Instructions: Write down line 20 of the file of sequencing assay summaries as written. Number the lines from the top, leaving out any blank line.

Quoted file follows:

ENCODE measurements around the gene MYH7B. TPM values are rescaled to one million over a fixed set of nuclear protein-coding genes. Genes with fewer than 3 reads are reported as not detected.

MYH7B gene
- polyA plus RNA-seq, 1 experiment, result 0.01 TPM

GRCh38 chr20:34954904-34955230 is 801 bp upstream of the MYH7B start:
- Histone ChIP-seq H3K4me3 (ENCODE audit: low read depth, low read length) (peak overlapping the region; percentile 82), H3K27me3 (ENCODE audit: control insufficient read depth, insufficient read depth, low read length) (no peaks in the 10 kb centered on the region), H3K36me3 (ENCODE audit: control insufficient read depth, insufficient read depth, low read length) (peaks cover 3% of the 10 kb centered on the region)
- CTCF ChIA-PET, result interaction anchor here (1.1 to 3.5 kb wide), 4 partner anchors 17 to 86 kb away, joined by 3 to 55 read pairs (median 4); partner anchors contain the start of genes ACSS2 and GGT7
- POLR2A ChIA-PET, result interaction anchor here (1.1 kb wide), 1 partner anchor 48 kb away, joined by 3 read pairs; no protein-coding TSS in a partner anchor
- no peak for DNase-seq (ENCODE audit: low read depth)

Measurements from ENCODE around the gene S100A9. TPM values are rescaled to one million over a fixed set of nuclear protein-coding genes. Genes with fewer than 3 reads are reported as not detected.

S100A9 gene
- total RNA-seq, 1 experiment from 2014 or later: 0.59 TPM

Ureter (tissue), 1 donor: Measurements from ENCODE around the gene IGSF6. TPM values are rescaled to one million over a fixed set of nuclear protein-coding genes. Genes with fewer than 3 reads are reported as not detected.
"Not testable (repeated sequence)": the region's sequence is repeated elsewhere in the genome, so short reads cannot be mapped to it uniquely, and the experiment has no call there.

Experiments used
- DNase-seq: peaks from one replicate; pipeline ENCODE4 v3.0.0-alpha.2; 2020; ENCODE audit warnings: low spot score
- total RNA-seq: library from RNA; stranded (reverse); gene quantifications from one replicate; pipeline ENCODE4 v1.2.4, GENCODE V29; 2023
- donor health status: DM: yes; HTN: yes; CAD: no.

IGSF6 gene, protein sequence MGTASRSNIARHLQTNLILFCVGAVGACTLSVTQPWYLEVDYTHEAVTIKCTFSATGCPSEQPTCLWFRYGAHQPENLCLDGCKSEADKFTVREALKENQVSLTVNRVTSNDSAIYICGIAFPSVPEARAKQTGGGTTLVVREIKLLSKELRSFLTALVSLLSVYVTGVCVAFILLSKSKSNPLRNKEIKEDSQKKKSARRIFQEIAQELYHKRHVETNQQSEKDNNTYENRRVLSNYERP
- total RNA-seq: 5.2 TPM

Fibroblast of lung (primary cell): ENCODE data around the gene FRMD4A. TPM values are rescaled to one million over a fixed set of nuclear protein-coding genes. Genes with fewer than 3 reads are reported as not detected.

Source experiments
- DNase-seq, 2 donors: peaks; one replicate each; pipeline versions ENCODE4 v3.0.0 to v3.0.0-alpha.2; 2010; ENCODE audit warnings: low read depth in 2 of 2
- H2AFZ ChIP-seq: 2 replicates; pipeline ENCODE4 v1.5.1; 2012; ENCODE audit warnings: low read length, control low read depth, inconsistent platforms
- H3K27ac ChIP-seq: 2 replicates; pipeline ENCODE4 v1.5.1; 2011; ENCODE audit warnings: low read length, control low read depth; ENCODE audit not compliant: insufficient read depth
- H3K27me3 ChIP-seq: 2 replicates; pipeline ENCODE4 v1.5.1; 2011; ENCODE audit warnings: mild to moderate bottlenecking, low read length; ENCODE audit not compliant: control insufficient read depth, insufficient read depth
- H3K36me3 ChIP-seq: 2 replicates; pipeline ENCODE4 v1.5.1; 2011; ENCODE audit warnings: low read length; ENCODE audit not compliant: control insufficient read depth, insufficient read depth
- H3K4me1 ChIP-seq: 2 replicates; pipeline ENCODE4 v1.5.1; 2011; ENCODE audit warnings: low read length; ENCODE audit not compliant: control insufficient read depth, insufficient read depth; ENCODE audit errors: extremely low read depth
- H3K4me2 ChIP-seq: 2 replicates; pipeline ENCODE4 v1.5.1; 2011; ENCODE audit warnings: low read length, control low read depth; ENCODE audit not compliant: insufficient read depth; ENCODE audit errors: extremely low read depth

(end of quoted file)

Fibroblast of lung (primary cell): ENCODE data around the gene FRMD4A. TPM values are rescaled to one million over a fixed set of nuclear protein-coding genes. Genes with fewer than 3 reads are reported as not detected.